Great Britain endurance rider Dani King has outlined her 2012 ambitions in what would complete an extraordinary five year journey for the 21 year-old.
King, from Southampton, has experienced a remarkable 2011 that saw her, alongside Laura Trott and Wendy Houvenaghel, claiming both the world and European team pursuit championships. She also picked up team pursuit gold at the European Under-23 Championships in Portugal and finished second in the individual pursuit at the same event.
It's quite an ascent for the Horizon Fitness rider, who spent a year from the Olympic Development Programme before making her official return in 2011 following success at the National Championships.
"It's been an absolutely incredible year, I couldn't have asked for anything more," she says. "I just hope it continues now into 2012 and beyond. I've just worked so, so hard. I haven't been on the British Cycling programme for my whole cycling career and I worked really hard to get back in.
"Now I'm in I want to prove myself, stay there and be part of the team that hopefully wins gold in London."
A long-distance runner and swimmer in her youth, as well as the daughter of a two-time Winter Olympic biathlete, King had always favoured and excelled at endurance sports, hence her success in the team pursuit.
However, her initial opportunity with British Cycling came in the sprint form, something King believes it has helped her become a more complete rider.
"When I was initially picked up it was as a sprint rider," King explains. "I had always been more accustomed to endurance sports as I was a swimmer and a runner before and I had never been a sprinter. But I took that opportunity and I was open to new ideas. British Cycling are the experts and they thought I would make a good sprinter. The sprint experience has certainly helped me as a team pursuit rider."
"Each event is getting faster and faster so having the exposure to sprint cycling has really helped."
King is also in contention for the omnium event, which will make its Olympic debut in London, but she is up against close friend and teammate Trott for the coveted spot although King insists there will be no hard feelings between the two when the final decision is made as to who will represent Britain in the omnium.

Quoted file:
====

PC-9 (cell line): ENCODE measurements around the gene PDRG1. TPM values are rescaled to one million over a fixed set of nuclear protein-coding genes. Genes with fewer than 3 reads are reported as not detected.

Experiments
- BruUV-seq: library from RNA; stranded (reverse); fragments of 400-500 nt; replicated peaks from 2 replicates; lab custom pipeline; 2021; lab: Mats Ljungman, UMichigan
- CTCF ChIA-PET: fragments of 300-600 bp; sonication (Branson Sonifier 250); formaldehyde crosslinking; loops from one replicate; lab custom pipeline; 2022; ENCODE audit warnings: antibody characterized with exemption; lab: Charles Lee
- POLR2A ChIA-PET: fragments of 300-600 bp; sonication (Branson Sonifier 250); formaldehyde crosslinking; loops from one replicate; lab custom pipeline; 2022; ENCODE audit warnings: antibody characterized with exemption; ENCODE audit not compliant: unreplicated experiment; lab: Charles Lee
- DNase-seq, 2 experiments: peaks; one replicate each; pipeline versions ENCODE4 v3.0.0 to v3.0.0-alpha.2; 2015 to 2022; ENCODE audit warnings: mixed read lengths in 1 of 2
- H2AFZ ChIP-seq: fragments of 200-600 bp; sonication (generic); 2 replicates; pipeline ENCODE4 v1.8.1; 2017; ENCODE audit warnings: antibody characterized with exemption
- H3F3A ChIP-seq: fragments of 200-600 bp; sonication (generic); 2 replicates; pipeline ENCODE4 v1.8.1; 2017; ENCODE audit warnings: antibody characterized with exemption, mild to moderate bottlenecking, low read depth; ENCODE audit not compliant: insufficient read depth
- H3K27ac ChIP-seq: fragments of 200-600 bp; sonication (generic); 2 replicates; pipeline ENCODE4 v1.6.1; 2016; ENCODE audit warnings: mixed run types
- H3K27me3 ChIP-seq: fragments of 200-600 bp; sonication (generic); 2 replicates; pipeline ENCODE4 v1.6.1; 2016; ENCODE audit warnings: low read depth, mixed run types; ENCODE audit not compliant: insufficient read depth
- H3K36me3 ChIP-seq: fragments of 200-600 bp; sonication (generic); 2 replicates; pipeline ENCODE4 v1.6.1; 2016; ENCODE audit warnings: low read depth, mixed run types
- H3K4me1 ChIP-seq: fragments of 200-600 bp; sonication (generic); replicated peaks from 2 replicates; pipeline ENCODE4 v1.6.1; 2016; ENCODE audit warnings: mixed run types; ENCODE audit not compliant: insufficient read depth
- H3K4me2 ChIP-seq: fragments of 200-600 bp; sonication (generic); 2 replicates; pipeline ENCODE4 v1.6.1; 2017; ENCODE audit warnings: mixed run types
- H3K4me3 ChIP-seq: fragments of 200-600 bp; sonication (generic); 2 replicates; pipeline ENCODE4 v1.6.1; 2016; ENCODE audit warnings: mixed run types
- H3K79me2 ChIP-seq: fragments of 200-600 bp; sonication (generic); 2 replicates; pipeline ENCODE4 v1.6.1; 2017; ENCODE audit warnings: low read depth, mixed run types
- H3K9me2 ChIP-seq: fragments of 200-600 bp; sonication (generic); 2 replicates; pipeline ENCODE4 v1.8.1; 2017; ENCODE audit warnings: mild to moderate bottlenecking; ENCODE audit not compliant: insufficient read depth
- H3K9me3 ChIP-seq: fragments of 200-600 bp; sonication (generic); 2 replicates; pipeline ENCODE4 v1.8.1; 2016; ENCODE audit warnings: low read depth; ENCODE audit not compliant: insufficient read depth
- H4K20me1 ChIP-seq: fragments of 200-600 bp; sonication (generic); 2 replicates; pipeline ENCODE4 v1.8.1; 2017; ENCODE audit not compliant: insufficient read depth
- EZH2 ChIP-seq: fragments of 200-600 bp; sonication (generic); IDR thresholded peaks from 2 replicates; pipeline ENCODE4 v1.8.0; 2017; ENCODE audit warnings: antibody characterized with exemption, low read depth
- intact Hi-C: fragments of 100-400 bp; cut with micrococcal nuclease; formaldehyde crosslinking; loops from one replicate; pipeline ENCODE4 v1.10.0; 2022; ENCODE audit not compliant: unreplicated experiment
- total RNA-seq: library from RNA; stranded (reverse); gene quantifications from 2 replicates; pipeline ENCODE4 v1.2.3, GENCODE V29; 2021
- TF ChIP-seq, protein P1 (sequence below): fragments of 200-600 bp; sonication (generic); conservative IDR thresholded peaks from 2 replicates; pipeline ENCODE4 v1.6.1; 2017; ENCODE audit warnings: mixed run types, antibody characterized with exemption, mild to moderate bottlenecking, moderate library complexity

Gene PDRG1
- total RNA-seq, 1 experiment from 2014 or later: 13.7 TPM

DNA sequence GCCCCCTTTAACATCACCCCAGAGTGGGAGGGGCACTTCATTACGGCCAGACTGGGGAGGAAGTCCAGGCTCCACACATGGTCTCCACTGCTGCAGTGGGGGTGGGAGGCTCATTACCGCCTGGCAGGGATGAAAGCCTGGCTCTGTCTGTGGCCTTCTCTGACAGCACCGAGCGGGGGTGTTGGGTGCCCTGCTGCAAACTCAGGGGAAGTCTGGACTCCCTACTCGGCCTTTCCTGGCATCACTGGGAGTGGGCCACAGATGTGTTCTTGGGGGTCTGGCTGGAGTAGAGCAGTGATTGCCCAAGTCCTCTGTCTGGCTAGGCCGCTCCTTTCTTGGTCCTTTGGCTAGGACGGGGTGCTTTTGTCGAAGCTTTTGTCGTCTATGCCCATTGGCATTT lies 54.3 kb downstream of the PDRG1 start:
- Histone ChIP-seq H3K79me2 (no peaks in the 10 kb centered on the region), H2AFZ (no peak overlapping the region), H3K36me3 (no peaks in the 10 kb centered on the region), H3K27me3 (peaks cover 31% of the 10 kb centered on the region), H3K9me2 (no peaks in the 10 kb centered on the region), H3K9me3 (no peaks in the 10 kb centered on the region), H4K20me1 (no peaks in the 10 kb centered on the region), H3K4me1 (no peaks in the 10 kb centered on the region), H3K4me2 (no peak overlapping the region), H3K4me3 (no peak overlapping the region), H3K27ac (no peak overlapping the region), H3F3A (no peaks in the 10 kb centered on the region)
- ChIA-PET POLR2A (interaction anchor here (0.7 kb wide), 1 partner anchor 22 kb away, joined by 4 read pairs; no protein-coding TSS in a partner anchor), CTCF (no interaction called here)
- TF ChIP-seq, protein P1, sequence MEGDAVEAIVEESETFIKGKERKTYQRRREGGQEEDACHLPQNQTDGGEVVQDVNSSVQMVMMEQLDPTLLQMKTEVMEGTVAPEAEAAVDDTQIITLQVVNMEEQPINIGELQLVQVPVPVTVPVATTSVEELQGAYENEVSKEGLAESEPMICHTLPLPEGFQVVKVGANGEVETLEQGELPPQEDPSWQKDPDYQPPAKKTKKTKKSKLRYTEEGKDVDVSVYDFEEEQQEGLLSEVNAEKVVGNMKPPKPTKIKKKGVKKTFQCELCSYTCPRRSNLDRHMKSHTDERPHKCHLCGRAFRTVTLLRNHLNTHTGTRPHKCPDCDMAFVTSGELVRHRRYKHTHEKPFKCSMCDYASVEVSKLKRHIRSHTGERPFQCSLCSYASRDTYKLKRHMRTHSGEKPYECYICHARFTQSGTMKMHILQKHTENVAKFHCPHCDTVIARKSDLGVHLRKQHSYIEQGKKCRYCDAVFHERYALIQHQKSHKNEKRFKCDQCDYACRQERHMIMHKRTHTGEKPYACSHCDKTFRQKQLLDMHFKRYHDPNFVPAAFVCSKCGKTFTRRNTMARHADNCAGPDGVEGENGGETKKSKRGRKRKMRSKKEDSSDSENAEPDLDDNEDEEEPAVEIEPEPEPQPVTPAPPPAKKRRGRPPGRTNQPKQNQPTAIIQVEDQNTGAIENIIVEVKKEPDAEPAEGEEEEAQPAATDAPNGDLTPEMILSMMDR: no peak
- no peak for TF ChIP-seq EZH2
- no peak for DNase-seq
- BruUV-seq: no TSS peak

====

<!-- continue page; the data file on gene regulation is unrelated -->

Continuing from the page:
"Laura and I are really close friends both on and off the bike, but at the end of the day, the person who is performing the best and has the best form leading up to the Olympics will ultimately claim that spot," she calmly states.
"My 100% commitment is to the team pursuit and my training will be focused completely on that," King adds. "So whatever form I have for the omnium, if it's good enough, it's good enough and if it's not, it's not. If I get the opportunity to compete in the omnium then I will absolutely give it my best shot."
King in action recently at the UCI Track World Cup in Astana
Giving her ‘best’ is a quality that the ultra-determined King has in abundance. When she moved to Manchester to train with the Great Britain squad, she joined the likes of Romero, Pendleton, Lizzie Armistead and Nicole Cooke. Yet, the presence of elite, top-level rivals did not faze King. Instead, she is one of the last remaining four riders of 12 to be considered for Olympic Team Pursuit places.
"It was absolutely incredible. I went up to Manchester not on a cycling programme while they were all on the British Cycling Olympic Podium' programme so I felt like a bit of an outcast," King reveals. "But it was just amazing. All the girls got on really well and we were just getting on with what we all do best - cycling and trying to make the squad.
"Now that I'm in the final four, it's almost unbelievable, with how much I've achieved over the last 12 months. I just want to keep working hard now and push on and get into that team for the Olympics. The team hasn't been picked yet and it's still all to play for so I'm going to make sure I do everything I can to get selected."
Considering her company in Manchester, did King, even with her undoubted talent, truly believe she would be where she is now, on the brink of an Olympic place? "I definitely believed that I could do it," she responds matter-of-factly. "Why even try if you don't feel that you can make it? I've always had that mentality and from a young age, I've always wanted to be world and Olympic champion."
King draws a great deal of inspiration from fellow athletes like Kelly Holmes and cycling legend Sir Chris Hoy, but it is her parents that she reserves the most amount of praise for.
"I've always looked up to Kelly Holmes," King states. "She had knock-backs in the past, but she always got back up, did her best and it paid off in the ultimate way with two Olympic golds. She's always been a real inspiration for me. Since I've been cycling, Sir Chris Hoy is another role model I look up to. His professionalism on and off the bike is just incredible. There are lots of people I look up to in cycling, but he has to be the main one.
"But it is my parents that I really have to thank for everything I have achieved so far," she poignantly adds. "Both my mum and dad have been incredible, and dad, having come from that background and having competed in two Winter Olympics, is a real source of advice. They've always given me amazing support for everything I've wanted to do. I've always been so determined from a young age to be the best I can be, which I think is why they have been so willing to help.
"They're like my two cheerleaders. You always have ups and downs in sport and it's my parents that get me through those downs and help me in every single aspect of my life. Without them, I know I wouldn't be where I am now."
If all goes to plan this summer and King captures team pursuit, and possibly omnium, gold, she will have even more to thank her parents for.